Fresh off the exploits of the Brave Blossoms at the Rugby World Cup, the Japan men’s and women’s sevens teams will be looking to book their tickets for next year’s Rio Olympics via the Asian qualifying tournament in Hong Kong this weekend.

With rugby marking its return to the Olympics for the first time since 1924, qualifying is a convoluted process.

The top-four ranked teams from last season’s men’s HSBC Sevens World Series and women’s World Rugby Women’s Sevens Series qualify automatically, as does host Brazil, while regional qualifiers and a 16-team cross-continental repechage tournament determine the remaining seven teams.

Fiji, South Africa, New Zealand and England were the top four finishers in the HSBC Series, while New Zealand, Canada, Australia and England were the top four women’s teams. The England teams qualify for Rio 2016 as Great Britain.

France, the United States and Argentina have qualified from their respective men’s regional competitions while France, the United States and Colombia have booked their ticket for the women’s competitions, bringing the total number of qualified teams in their respective tournaments to eight of the maximum 12.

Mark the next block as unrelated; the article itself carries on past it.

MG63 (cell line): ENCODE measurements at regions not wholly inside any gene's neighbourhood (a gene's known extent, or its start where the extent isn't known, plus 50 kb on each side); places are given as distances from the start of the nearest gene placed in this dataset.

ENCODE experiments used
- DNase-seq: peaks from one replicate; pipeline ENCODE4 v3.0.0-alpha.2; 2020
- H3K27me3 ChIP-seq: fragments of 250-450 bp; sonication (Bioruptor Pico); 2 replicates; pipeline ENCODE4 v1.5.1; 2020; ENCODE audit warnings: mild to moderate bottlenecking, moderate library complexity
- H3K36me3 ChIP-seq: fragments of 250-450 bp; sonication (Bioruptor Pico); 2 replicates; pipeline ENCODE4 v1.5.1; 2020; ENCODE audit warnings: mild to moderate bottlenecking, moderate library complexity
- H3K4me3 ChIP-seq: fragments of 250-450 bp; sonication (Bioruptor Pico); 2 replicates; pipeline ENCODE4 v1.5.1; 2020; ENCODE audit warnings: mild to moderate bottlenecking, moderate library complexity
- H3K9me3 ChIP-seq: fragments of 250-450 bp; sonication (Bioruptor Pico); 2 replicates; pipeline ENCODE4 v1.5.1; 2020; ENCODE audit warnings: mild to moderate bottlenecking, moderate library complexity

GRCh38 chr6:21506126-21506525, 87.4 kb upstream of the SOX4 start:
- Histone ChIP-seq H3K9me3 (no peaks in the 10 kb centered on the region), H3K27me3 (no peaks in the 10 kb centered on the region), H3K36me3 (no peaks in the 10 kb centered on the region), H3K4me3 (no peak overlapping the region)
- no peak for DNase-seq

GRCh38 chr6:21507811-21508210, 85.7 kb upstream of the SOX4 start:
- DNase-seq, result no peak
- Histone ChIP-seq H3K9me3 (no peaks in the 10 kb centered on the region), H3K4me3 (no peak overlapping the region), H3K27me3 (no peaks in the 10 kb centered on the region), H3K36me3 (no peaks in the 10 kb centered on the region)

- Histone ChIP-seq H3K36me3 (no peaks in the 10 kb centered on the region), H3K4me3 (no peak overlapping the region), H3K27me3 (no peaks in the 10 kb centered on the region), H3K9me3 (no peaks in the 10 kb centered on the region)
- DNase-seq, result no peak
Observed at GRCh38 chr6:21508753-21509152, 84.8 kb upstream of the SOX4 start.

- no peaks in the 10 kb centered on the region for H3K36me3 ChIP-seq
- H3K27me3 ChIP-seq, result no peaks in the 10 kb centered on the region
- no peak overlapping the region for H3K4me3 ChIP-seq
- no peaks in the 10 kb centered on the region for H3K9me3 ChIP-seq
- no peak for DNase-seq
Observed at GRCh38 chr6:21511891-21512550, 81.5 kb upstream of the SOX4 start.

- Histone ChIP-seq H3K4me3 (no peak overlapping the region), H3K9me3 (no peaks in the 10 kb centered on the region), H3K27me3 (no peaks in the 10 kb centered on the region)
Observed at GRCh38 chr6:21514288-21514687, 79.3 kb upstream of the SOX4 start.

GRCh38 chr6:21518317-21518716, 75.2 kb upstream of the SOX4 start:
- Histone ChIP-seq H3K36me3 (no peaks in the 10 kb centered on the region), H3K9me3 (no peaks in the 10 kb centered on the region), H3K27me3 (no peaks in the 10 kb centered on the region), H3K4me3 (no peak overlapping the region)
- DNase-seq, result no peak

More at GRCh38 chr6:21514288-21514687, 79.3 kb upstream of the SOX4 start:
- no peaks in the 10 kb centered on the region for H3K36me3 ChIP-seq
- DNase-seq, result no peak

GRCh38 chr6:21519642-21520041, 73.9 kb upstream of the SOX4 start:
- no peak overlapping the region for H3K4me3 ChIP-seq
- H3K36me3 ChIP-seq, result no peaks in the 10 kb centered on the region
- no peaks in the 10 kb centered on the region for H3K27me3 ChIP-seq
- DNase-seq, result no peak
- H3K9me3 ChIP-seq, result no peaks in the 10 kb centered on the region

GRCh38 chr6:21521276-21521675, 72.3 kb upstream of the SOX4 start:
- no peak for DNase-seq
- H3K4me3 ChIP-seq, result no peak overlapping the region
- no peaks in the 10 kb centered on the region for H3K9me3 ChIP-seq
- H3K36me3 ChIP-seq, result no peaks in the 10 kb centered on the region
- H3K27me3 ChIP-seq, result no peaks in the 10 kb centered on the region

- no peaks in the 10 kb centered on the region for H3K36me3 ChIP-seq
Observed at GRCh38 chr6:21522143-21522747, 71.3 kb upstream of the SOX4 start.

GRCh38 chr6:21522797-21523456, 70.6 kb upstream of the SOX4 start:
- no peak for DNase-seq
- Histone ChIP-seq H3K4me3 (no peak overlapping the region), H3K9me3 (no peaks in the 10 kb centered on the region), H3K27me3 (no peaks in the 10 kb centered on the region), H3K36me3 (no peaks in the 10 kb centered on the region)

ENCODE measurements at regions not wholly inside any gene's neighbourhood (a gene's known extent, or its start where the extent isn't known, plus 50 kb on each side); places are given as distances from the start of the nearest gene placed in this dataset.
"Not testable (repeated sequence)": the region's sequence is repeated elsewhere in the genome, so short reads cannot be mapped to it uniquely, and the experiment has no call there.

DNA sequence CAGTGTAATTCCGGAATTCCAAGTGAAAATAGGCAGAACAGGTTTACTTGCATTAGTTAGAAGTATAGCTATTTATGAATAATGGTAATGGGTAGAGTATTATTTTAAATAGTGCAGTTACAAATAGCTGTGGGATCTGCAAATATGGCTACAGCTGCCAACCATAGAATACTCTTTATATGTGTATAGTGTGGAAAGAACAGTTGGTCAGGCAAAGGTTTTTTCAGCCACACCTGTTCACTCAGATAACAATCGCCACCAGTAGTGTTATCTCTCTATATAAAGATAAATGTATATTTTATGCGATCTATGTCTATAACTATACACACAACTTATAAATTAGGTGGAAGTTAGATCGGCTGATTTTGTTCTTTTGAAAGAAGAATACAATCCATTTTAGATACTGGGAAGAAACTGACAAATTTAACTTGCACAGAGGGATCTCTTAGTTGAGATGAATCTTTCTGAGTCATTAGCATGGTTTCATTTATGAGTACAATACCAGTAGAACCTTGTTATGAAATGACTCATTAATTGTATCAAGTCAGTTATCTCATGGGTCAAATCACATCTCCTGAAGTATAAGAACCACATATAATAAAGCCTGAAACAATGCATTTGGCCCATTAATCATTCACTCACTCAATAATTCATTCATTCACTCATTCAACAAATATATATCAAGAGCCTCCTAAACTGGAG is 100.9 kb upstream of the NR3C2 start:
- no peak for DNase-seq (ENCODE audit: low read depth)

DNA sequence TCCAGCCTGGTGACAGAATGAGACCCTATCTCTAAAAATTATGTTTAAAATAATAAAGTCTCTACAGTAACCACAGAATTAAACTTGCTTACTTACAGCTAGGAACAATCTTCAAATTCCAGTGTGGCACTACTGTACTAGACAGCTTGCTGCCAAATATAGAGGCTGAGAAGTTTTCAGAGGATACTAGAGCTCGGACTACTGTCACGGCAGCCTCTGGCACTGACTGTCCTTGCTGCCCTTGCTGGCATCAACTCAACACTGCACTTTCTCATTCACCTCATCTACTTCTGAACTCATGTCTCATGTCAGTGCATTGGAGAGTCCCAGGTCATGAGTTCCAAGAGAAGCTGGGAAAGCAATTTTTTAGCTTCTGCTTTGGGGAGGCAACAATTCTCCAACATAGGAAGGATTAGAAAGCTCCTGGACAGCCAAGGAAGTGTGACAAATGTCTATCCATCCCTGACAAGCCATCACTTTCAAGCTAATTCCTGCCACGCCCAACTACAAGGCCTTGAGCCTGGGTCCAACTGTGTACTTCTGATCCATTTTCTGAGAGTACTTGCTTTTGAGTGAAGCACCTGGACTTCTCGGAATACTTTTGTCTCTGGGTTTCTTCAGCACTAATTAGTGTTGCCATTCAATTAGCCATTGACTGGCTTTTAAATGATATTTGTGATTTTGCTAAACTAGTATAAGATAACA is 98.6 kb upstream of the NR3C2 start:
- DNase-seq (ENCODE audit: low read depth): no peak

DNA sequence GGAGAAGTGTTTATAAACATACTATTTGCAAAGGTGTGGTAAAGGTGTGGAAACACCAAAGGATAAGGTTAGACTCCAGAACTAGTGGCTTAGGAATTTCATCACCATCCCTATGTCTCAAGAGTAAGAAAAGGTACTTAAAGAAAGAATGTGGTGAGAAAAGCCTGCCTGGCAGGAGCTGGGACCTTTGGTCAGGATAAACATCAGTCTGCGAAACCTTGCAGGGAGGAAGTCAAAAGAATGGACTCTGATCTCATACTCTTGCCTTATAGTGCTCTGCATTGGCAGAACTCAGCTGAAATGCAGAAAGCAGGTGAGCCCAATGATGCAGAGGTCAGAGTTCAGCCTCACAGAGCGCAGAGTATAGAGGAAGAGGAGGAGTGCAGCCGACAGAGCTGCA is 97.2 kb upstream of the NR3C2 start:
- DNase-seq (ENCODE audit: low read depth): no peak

And this month attention turns to Africa and Asia.

The format of the Hong Kong competition for the men is straightforward with 10 teams vying for one automatic spot in Rio de Janeiro.

Japan lines up against South Korea, China, Singapore and Taiwan in pool A, while Pool B sees Hong Kong up against Sri Lanka, Malaysia, the Philippines and Iran.

Japan comes into the competition as the reigning Asian Sevens Series champion after finishing the tournament with a perfect three-from-three record, winning finals in Qingdao, China (28-12 over China), Bangkok (45-7 over South Korea) and Colombo (29-22 over Hong Kong).

The women’s competition sees a different format with the top six countries in the region — Japan, China, Hong Kong, Kazakhstan, Sri Lanka and Guam — playing in a two-leg tournament, the second round set for Tokyo on Nov. 28-29.

With Japan in the midst of rugby fever as a result of the Brave Blossoms’ exploits in England, the players are aware of the weight of responsibility on their shoulders.

“The World Cup was inspiring,” Japan captain Yusaku Kuwazuru told the South China Morning Post earlier this week. “Now it is up to us.”

Yoshikazu Fujita is the only player from the World Cup squad to double up in the sevens team.

“We’ve really got the country’s attention and now we have to hold it,” he said.

And as Kuwazuru, who took over the captaincy from Katsuyuki Sakai in August, pointed out, Japan is in the spotlight on the field as well.

“We’ve prepared well. We know the Hong Kong Stadium, it is big and gets big crowds and it’s an honor to play there,” he said. “Every team here has been building up, we know that and we have to be prepared as they will throw everything at us.”

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